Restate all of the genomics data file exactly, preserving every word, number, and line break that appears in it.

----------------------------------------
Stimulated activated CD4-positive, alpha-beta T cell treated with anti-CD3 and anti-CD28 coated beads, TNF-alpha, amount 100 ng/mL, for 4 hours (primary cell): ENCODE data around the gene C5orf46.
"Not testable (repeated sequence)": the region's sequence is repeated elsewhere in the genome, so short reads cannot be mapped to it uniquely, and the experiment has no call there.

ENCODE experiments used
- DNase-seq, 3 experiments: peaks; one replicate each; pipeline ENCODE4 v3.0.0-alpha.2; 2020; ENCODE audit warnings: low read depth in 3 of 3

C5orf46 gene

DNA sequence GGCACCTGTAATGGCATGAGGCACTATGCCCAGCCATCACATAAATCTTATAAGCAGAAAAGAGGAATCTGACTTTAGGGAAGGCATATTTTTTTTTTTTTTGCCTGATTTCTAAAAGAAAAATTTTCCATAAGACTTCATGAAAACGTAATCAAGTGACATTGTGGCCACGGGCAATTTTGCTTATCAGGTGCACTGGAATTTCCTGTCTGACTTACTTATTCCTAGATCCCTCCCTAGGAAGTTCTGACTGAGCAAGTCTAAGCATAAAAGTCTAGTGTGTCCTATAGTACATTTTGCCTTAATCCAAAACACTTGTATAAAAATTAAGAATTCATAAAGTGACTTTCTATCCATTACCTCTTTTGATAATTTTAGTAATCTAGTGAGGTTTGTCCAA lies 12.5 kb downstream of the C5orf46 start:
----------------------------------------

Stimulated activated CD4-positive, alpha-beta T cell treated with anti-CD3 and anti-CD28 coated beads, TNF-alpha, amount 100 ng/mL, for 4 hours (primary cell): ENCODE data around the gene C5orf46.
"Not testable (repeated sequence)": the region's sequence is repeated elsewhere in the genome, so short reads cannot be mapped to it uniquely, and the experiment has no call there.

ENCODE experiments used
- DNase-seq, 3 experiments: peaks; one replicate each; pipeline ENCODE4 v3.0.0-alpha.2; 2020; ENCODE audit warnings: low read depth in 3 of 3

C5orf46 gene

DNA sequence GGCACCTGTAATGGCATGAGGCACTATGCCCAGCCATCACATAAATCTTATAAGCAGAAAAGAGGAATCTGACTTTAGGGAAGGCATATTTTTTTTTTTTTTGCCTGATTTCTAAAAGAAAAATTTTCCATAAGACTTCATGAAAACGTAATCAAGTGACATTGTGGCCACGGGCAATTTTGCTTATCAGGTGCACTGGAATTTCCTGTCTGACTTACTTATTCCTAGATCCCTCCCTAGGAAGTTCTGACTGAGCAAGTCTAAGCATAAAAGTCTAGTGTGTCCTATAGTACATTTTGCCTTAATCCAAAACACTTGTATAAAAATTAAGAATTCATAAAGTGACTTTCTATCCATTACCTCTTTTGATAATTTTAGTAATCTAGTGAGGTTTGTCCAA lies 12.5 kb downstream of the C5orf46 start: